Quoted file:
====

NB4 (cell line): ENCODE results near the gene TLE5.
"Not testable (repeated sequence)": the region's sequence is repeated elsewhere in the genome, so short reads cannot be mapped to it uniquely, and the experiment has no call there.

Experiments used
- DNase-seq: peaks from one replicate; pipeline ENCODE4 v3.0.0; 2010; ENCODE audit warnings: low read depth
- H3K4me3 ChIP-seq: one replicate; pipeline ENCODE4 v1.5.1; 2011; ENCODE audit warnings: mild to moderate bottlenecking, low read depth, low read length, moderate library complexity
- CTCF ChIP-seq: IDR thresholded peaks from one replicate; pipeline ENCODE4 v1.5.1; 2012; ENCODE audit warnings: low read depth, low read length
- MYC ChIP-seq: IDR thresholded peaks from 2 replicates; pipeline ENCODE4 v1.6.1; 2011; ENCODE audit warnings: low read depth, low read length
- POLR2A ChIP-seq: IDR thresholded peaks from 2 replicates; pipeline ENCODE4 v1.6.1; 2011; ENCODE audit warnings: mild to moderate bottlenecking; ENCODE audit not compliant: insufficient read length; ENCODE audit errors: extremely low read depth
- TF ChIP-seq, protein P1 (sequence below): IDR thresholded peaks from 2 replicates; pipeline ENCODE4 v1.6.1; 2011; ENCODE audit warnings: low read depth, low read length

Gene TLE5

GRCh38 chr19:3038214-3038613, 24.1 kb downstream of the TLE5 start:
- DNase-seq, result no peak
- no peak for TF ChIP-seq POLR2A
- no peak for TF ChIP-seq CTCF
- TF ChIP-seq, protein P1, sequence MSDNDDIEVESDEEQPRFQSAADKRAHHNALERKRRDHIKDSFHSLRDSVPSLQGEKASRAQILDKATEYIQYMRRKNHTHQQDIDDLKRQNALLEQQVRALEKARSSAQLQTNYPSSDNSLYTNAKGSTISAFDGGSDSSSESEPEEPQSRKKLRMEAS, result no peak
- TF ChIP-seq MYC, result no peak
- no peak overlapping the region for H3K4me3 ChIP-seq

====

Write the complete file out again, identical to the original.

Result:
NB4 (cell line): ENCODE results near the gene TLE5.
"Not testable (repeated sequence)": the region's sequence is repeated elsewhere in the genome, so short reads cannot be mapped to it uniquely, and the experiment has no call there.

Experiments used
- DNase-seq: peaks from one replicate; pipeline ENCODE4 v3.0.0; 2010; ENCODE audit warnings: low read depth
- H3K4me3 ChIP-seq: one replicate; pipeline ENCODE4 v1.5.1; 2011; ENCODE audit warnings: mild to moderate bottlenecking, low read depth, low read length, moderate library complexity
- CTCF ChIP-seq: IDR thresholded peaks from one replicate; pipeline ENCODE4 v1.5.1; 2012; ENCODE audit warnings: low read depth, low read length
- MYC ChIP-seq: IDR thresholded peaks from 2 replicates; pipeline ENCODE4 v1.6.1; 2011; ENCODE audit warnings: low read depth, low read length
- POLR2A ChIP-seq: IDR thresholded peaks from 2 replicates; pipeline ENCODE4 v1.6.1; 2011; ENCODE audit warnings: mild to moderate bottlenecking; ENCODE audit not compliant: insufficient read length; ENCODE audit errors: extremely low read depth
- TF ChIP-seq, protein P1 (sequence below): IDR thresholded peaks from 2 replicates; pipeline ENCODE4 v1.6.1; 2011; ENCODE audit warnings: low read depth, low read length

Gene TLE5

GRCh38 chr19:3038214-3038613, 24.1 kb downstream of the TLE5 start:
- DNase-seq, result no peak
- no peak for TF ChIP-seq POLR2A
- no peak for TF ChIP-seq CTCF
- TF ChIP-seq, protein P1, sequence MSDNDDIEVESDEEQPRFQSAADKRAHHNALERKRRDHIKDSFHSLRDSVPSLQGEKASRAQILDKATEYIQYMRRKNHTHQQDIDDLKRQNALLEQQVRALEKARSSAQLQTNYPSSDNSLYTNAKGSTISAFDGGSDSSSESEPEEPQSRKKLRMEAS, result no peak
- TF ChIP-seq MYC, result no peak
- no peak overlapping the region for H3K4me3 ChIP-seq